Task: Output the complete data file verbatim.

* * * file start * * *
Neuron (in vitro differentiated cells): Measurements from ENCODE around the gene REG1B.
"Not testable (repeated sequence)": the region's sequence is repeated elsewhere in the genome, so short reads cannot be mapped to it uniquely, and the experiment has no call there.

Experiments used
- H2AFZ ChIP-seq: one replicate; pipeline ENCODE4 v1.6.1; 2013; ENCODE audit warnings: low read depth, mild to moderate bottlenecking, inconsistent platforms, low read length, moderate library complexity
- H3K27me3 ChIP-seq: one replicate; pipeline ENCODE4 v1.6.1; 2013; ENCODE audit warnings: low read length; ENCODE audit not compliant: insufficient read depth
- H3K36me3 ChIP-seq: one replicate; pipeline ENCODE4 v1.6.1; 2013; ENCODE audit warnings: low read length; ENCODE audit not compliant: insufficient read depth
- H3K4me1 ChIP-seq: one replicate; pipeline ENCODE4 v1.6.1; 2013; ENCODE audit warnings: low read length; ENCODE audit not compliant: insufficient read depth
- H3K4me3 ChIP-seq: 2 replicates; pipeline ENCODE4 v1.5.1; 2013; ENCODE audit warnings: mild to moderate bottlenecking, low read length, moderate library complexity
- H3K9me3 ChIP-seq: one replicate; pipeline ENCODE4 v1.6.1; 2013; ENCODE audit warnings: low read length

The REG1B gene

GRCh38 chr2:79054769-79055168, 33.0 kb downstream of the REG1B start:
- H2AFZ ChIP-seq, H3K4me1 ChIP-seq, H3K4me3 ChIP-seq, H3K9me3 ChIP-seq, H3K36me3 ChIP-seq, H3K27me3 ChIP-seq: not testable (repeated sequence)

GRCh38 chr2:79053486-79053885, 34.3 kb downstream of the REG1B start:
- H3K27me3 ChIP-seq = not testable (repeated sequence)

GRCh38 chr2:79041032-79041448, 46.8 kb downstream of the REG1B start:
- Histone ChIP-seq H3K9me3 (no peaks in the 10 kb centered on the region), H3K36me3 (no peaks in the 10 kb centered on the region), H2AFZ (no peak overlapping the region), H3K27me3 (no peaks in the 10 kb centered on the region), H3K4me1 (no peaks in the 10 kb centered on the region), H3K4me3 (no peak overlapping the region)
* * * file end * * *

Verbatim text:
Neuron (in vitro differentiated cells): Measurements from ENCODE around the gene REG1B.
"Not testable (repeated sequence)": the region's sequence is repeated elsewhere in the genome, so short reads cannot be mapped to it uniquely, and the experiment has no call there.

Experiments used
- H2AFZ ChIP-seq: one replicate; pipeline ENCODE4 v1.6.1; 2013; ENCODE audit warnings: low read depth, mild to moderate bottlenecking, inconsistent platforms, low read length, moderate library complexity
- H3K27me3 ChIP-seq: one replicate; pipeline ENCODE4 v1.6.1; 2013; ENCODE audit warnings: low read length; ENCODE audit not compliant: insufficient read depth
- H3K36me3 ChIP-seq: one replicate; pipeline ENCODE4 v1.6.1; 2013; ENCODE audit warnings: low read length; ENCODE audit not compliant: insufficient read depth
- H3K4me1 ChIP-seq: one replicate; pipeline ENCODE4 v1.6.1; 2013; ENCODE audit warnings: low read length; ENCODE audit not compliant: insufficient read depth
- H3K4me3 ChIP-seq: 2 replicates; pipeline ENCODE4 v1.5.1; 2013; ENCODE audit warnings: mild to moderate bottlenecking, low read length, moderate library complexity
- H3K9me3 ChIP-seq: one replicate; pipeline ENCODE4 v1.6.1; 2013; ENCODE audit warnings: low read length

The REG1B gene

GRCh38 chr2:79054769-79055168, 33.0 kb downstream of the REG1B start:
- H2AFZ ChIP-seq, H3K4me1 ChIP-seq, H3K4me3 ChIP-seq, H3K9me3 ChIP-seq, H3K36me3 ChIP-seq, H3K27me3 ChIP-seq: not testable (repeated sequence)

GRCh38 chr2:79053486-79053885, 34.3 kb downstream of the REG1B start:
- H3K27me3 ChIP-seq = not testable (repeated sequence)

GRCh38 chr2:79041032-79041448, 46.8 kb downstream of the REG1B start:
- Histone ChIP-seq H3K9me3 (no peaks in the 10 kb centered on the region), H3K36me3 (no peaks in the 10 kb centered on the region), H2AFZ (no peak overlapping the region), H3K27me3 (no peaks in the 10 kb centered on the region), H3K4me1 (no peaks in the 10 kb centered on the region), H3K4me3 (no peak overlapping the region)